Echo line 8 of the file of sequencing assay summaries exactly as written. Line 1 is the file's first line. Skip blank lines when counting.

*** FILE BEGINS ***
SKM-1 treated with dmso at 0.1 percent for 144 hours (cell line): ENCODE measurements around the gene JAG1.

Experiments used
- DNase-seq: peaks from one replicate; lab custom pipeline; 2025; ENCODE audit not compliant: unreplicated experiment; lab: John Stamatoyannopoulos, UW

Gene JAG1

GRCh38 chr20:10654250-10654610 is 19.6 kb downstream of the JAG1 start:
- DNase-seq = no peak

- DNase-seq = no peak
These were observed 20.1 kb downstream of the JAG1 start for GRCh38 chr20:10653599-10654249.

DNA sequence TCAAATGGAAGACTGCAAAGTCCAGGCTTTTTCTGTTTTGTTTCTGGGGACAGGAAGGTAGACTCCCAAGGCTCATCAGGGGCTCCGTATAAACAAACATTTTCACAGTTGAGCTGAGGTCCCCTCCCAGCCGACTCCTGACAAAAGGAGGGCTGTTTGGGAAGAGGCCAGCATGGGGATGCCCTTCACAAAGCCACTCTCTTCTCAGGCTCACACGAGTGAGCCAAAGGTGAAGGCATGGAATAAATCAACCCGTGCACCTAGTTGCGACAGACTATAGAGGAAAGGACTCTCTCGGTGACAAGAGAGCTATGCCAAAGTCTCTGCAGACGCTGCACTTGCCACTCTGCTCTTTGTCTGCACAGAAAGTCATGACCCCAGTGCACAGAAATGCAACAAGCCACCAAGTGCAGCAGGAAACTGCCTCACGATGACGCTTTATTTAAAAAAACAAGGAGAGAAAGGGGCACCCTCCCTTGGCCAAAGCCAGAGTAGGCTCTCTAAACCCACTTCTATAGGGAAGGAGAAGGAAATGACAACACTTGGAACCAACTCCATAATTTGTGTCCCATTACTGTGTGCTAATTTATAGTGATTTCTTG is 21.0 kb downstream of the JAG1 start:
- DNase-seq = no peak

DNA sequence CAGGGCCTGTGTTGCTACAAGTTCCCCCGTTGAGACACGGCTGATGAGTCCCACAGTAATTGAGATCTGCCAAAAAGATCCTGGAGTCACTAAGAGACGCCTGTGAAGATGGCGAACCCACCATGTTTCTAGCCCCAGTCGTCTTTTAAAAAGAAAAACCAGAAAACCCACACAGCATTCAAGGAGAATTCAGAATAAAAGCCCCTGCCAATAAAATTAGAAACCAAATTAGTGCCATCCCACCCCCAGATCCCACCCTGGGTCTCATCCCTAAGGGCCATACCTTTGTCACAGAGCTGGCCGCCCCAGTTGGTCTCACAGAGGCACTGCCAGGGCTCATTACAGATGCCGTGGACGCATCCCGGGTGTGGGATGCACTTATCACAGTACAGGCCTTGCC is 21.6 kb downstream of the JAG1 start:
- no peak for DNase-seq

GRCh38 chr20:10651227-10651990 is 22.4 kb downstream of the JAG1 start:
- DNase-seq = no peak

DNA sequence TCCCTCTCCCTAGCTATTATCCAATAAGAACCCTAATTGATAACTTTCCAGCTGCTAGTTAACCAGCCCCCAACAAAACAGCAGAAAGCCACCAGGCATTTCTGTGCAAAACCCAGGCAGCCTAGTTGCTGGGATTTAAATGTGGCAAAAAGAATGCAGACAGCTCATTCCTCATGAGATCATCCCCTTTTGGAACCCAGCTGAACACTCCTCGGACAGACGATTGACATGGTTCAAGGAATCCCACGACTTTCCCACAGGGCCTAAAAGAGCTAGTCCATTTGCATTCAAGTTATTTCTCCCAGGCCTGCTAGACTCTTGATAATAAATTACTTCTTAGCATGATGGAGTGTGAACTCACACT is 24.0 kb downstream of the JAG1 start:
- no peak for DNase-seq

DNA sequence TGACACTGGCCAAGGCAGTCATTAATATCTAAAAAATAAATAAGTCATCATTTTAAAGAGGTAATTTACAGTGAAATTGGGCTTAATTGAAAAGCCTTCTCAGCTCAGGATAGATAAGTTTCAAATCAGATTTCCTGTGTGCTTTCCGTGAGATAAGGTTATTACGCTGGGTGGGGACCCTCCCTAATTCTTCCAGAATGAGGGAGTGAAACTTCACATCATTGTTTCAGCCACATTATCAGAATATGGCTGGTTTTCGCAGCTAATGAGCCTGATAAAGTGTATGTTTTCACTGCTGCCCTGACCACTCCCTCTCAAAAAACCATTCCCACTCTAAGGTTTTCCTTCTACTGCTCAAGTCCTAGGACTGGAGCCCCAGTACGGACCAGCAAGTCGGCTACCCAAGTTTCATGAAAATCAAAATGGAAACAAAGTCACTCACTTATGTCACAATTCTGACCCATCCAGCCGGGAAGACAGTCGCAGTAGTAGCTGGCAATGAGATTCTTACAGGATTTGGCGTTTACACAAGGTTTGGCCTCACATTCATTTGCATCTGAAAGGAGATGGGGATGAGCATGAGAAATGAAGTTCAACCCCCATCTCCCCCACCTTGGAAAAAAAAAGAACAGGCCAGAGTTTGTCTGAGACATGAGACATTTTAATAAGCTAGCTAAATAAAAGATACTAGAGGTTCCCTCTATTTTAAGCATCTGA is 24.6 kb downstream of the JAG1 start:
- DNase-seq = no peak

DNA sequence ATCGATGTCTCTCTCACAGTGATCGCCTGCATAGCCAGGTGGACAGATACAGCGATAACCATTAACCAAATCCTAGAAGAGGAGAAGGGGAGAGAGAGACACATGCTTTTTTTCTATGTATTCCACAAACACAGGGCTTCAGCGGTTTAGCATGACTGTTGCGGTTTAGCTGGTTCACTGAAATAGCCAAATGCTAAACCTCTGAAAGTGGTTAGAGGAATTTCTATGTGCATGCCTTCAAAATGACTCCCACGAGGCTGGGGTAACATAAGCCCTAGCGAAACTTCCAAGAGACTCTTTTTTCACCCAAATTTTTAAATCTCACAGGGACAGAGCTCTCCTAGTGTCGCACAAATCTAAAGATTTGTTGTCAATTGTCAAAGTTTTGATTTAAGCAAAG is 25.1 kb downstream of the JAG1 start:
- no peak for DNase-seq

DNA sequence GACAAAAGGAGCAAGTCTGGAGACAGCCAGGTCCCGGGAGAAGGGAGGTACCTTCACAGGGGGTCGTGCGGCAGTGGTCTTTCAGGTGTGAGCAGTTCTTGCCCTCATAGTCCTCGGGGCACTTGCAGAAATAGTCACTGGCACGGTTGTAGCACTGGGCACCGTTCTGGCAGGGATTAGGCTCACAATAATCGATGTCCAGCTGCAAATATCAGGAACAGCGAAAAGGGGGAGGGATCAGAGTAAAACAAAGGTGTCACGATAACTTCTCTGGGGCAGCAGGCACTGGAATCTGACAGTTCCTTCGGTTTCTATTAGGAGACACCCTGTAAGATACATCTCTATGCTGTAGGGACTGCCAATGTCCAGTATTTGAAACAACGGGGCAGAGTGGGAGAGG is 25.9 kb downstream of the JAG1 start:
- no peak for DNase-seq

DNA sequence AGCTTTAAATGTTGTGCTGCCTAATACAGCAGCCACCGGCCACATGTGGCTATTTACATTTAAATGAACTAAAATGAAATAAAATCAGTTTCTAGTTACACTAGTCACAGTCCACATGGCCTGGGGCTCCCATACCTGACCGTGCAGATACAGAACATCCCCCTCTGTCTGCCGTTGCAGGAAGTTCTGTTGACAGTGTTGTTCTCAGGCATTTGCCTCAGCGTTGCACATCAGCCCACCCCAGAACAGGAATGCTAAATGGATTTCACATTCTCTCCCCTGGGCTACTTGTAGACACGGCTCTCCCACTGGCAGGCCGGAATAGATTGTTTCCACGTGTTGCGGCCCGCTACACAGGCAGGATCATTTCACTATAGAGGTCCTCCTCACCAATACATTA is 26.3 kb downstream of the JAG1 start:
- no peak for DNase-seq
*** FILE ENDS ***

These were observed 20.1 kb downstream of the JAG1 start for GRCh38 chr20:10653599-10654249.